The Southern Masked Weaver or African Masked Weaver (Ploceus velatus) is a resident breeding bird species common throughout southern Africa.
This weaver is very widespread and found in a wide range of habitats, including shrub land, savannah, grassland, open woodland, inland wetlands and semi-desert areas. It also occurs in suburban gardens and parks.
The Southern Masked Weaver is 11-14.5 cm long with a short, strong, conical bill and pinkish brown legs. The adult male in breeding plumage has a black face, throat and beak, red eye, bright yellow head and under parts, and a plain yellowish-green back,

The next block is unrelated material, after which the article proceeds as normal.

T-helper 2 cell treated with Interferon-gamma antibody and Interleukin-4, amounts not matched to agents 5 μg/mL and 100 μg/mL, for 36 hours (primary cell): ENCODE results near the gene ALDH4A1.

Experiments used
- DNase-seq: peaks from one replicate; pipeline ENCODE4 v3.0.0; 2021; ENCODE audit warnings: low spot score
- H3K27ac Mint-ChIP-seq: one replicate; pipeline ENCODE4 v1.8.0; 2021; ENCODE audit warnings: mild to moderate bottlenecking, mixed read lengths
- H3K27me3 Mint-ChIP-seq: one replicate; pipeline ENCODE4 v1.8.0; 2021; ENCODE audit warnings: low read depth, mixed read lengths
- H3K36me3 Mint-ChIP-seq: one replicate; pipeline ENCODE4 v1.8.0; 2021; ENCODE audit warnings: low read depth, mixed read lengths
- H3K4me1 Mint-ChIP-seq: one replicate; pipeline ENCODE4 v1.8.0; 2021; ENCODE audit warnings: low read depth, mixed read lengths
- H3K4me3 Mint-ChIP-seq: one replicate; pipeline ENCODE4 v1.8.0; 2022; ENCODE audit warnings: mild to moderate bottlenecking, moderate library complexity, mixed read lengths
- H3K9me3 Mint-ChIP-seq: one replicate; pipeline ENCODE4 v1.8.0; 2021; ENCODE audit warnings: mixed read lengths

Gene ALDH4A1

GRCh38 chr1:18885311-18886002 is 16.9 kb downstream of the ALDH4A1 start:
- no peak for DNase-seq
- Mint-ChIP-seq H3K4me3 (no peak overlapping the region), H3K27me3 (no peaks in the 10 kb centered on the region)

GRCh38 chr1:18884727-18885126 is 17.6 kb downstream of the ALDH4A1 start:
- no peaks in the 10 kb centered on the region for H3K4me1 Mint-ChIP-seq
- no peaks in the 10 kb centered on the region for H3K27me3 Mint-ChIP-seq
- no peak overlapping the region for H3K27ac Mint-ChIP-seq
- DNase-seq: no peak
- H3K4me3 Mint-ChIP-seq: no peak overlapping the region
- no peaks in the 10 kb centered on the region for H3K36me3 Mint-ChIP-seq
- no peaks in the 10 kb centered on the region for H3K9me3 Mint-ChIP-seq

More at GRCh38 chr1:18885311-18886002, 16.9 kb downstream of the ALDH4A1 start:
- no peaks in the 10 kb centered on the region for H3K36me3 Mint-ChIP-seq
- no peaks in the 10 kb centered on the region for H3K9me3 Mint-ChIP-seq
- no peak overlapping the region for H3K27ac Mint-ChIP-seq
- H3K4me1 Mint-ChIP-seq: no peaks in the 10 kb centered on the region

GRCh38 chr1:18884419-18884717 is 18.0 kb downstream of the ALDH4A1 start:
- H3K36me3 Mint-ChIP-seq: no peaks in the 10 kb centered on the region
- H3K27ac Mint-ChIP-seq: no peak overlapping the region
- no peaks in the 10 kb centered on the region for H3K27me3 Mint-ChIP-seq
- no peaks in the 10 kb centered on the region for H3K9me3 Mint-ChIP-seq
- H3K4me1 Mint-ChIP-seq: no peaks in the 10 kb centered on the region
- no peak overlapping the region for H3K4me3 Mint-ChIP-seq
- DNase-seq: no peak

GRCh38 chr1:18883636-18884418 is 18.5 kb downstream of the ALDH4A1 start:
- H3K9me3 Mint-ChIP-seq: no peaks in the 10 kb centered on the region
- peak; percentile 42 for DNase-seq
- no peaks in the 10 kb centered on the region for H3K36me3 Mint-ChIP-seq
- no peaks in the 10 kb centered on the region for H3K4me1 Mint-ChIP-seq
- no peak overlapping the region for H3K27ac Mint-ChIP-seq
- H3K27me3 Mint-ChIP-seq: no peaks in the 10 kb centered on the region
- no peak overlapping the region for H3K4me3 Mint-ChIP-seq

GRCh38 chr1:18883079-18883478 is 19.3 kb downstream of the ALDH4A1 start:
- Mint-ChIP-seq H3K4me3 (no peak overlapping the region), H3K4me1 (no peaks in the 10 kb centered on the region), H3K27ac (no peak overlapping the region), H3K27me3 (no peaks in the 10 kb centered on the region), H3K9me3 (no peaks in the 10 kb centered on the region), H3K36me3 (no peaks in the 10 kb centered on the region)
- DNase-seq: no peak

The female has a pinkish-brown bill, brown or red-brown eye and is dull greenish-yellow, streaked darker on the upper back. The throat is yellowish, fading to off-white on the belly. The non-breeding male resembles the female but retains the red eye. The juvenile of this species is like the female.
The males build the nests and try to encourage a female to accept it.. The female will come in have a look and if unsatisfied will either begin to break it down or simply fly on to the next.. The males watch and chatter, fluttering their wings in anticipation… will he be lucky, or will he have to rebuild..?